The hike can be done roundtrip in one VERY long, tiring day, but most spend at least one night along the trail. Backcountry camping is strictly regulated in the High Chisos to protect the dozen bear and two-dozen mountain lion that reside there. During the March spring break rush, the campsites are ALWAYS booked, and it will be impossible to hike the South Rim, so just don't try.
The best way to see the South Rim is to leave The Basin on the Laguna Meadows trail, which climbs steeply to the South Rim over 6.3 miles, with 1,875 feet of elevation gain. Then follow the 3.3-mile route along the South, Southeast, and Northeast Rim of the Chisos Mountains, with eye-popping views all the way. Return to The Basin via the Pinnacles Trail, 5.3 miles down.
This loop takes in every spectacular mile of the entire "South Rim" complex. It is 15 miles in length. At least one night should be spent at one of the many backcountry sites along the South Rim. Sunsets up here are spectacular.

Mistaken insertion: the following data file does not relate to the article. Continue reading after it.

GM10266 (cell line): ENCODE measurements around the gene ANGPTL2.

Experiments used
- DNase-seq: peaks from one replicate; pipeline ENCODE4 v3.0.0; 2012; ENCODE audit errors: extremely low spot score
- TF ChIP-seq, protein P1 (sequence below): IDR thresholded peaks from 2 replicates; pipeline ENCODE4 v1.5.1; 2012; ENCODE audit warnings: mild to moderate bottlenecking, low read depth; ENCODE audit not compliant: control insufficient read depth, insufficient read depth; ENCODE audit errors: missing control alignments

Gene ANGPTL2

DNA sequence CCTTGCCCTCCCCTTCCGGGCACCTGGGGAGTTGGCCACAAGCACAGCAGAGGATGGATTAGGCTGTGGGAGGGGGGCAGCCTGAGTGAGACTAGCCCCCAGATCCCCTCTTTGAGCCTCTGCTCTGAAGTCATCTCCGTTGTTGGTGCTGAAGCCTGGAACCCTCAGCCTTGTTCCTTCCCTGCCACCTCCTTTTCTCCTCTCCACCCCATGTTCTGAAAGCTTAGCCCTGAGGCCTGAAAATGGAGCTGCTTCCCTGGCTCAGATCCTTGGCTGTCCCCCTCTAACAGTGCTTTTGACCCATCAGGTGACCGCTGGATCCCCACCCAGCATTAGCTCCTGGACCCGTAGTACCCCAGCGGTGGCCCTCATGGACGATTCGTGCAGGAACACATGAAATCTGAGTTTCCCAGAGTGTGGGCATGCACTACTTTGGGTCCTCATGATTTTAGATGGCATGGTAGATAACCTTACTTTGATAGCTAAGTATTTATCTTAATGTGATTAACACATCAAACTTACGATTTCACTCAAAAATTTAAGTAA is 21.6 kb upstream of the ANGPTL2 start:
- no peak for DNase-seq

Free permits must be acquired in person at Panther Junction. None are given over the phone, internet, or mail.
Day hiking to the South Rim and back is possible without a permit, and is easiest via the Laguna Meadows trail, 12.5 miles roundtrip.
In the past, water has been available at Boot Spring, on the Pinnacles Trail. However, the spring has been dry in recent summers due to drought. Carry all the water you'll need. The park recommends one gallon per person per day.
by Ben the Grate
February 3, 2004
From journal The Unknown National Park